Chinese Cuisine – Not all about chopsticks and chop sueys


Tuesday, June 17, 2014

The touch of regality that comes along with Mesmerizing China essentially extends over its cuisine as well. Being dainty enough, Chinese delicacies are huge favorites with people all over the world as they have transcended over geographical boundaries.

Comprising a variety of colors and flavors, Chinese cuisines can offer something for every one, no matter how choosy the taste buds are. Deriving variation from the individual dishes of multiple Chinese provinces and ethnic groups, culinary arts in the country have been perfected over centuries and reflect an exquisite amalgamation of tradition, etiquette and aesthetics.

Your trip to China is incomplete if you do not indulge in the Chinese spreads. Though chopsticks generally find favor over knifes and forks in the country, the Chinese cuisine has gradually risen above that, and is essentially about flavors. Chinese cooking believes in retaining the freshness of the foods and the popular preparation methods involve boiling, stewing, braising, frying, steaming, crisping, baking, simmering and so on. The use of flavorless vegetable oils derived from peanuts and soybean brings out the natural tang and aroma of the Chinese preparations.

Fish Maw and Crab Meat and Mushroom - Chinese Cuisine

Though Cantonese is the most well-known form of Chinese cuisine, it is not the only form. Sichuan, Shandong and Shanghai come with their own distinctive tastes and have their own foodie followings. While the Cantonese dishes are mostly made with fresh cooked ingredients and sea-foods, the Sichuan preparations are numbingly spicy since ‘peppercorn’ is one of the chief ingredients. Food items from Shandong are dipped in tradition and revolve around sea foods like prawns, scallops, sea cucumbers, clams, squid and so on. Popular dishes from Shanghai can leave a sweet taste in your mouth.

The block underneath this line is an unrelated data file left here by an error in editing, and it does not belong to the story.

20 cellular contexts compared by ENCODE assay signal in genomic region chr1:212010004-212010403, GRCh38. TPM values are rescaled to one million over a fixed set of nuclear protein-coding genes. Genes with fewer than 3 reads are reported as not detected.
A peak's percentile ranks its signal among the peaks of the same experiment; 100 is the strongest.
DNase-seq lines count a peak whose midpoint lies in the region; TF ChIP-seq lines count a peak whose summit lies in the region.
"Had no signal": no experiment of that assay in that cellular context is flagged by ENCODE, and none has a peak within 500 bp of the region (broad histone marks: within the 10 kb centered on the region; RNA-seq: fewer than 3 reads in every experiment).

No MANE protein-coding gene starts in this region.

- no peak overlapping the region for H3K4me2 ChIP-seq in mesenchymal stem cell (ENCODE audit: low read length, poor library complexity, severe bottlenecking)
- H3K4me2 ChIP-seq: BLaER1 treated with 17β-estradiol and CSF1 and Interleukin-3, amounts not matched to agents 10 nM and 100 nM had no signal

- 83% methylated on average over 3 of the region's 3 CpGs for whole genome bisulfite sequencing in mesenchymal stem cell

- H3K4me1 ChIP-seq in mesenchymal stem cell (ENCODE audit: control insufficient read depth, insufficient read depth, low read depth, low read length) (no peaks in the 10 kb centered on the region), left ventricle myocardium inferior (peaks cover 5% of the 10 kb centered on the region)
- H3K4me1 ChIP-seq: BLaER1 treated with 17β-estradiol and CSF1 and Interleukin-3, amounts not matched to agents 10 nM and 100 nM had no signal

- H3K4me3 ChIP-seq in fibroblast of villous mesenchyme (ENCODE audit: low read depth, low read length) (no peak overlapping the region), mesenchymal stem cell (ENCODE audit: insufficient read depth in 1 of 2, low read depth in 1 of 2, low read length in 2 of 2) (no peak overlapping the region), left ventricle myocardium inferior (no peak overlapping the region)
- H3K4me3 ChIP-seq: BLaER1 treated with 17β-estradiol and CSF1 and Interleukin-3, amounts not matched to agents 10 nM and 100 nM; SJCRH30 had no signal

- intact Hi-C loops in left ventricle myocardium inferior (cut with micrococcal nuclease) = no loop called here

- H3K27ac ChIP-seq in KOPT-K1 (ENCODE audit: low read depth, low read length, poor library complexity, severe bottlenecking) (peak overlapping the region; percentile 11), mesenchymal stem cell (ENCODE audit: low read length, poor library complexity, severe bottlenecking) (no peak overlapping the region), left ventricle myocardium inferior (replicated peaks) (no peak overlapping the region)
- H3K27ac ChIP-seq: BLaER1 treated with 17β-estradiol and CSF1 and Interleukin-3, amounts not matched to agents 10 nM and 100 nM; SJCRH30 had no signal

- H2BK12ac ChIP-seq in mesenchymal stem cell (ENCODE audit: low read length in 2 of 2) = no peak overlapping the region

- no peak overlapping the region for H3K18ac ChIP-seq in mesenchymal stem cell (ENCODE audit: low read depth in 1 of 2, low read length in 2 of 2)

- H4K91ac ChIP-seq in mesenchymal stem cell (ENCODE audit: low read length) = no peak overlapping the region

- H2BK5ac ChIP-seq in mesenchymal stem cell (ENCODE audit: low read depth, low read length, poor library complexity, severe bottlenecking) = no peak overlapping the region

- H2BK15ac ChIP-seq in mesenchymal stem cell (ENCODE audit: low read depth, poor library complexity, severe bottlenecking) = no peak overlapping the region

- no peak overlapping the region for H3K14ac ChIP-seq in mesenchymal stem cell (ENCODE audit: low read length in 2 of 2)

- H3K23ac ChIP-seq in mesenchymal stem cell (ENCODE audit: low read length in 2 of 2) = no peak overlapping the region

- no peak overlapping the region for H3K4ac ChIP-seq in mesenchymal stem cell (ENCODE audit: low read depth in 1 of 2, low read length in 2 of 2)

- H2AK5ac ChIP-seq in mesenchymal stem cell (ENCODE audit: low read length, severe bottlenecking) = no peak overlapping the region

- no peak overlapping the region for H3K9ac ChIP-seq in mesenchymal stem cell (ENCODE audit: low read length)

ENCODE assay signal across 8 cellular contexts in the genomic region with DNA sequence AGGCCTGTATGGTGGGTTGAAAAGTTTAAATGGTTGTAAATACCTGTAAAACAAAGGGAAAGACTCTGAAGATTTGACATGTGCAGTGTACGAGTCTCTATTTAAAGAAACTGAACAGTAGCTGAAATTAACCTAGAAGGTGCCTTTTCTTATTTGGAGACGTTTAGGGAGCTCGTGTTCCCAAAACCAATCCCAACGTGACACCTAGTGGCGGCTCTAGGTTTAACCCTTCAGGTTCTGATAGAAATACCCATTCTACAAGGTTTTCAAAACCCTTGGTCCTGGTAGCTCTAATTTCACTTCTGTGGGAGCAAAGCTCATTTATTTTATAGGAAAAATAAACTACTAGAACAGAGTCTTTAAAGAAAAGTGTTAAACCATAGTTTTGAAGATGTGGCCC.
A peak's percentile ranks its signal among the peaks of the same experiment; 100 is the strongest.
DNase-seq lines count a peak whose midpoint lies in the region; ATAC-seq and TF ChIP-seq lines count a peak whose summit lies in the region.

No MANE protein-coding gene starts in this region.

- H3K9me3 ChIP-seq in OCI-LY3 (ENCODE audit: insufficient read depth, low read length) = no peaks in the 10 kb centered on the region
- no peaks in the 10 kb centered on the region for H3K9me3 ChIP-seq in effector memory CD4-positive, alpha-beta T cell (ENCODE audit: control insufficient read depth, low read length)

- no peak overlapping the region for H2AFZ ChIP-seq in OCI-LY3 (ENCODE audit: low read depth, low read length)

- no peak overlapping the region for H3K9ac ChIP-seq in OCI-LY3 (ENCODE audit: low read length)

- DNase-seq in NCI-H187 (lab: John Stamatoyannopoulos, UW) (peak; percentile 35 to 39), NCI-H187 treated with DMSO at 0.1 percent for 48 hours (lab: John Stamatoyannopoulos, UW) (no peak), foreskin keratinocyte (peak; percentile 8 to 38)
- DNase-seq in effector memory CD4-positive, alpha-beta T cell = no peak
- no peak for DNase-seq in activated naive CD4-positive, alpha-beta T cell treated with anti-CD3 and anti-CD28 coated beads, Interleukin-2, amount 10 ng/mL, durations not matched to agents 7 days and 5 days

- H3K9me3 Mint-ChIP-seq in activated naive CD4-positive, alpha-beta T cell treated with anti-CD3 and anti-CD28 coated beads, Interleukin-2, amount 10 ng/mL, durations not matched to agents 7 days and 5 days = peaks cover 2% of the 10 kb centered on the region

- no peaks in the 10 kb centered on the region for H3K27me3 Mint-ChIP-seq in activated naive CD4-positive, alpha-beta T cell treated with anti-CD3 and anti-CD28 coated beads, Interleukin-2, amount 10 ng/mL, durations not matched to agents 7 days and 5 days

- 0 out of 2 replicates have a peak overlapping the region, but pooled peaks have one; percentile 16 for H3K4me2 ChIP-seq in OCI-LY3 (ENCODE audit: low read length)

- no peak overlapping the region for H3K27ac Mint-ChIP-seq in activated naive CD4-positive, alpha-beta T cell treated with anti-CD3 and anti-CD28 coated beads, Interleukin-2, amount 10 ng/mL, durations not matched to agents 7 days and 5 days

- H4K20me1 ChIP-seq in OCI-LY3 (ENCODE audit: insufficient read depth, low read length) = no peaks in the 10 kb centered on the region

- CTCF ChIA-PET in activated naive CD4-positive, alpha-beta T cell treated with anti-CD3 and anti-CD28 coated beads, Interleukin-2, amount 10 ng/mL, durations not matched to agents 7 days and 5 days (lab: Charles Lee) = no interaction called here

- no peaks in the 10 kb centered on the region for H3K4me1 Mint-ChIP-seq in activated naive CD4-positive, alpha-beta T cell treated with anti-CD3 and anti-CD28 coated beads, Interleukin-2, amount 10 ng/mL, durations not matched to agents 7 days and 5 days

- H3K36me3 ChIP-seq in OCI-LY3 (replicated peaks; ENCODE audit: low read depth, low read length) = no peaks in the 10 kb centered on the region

Fiery Xinjiang-Style Lamb Kebabs

Apart from the use of pork, freshwater fishes and aquatic creatures as meat base, Shanghai cuisine is also famous for its variety of dumplings, tofu noodles, wild vegetable steamed buns and thousand layered cakes. While the exotic and experimental items like the shark’s fin and bird’s nest soup are hugely popular, the street foods in China also deserve special mention. The  and the dumplings (which have been Indianized as ‘momos’) can leave you craving for more. The braised ducks by Teochew, pickles from Beijing, Wenchang chicken and Dongshan goat from Hainan regions are also worth trying out if you want to explore the true culinary forms during your China tour.

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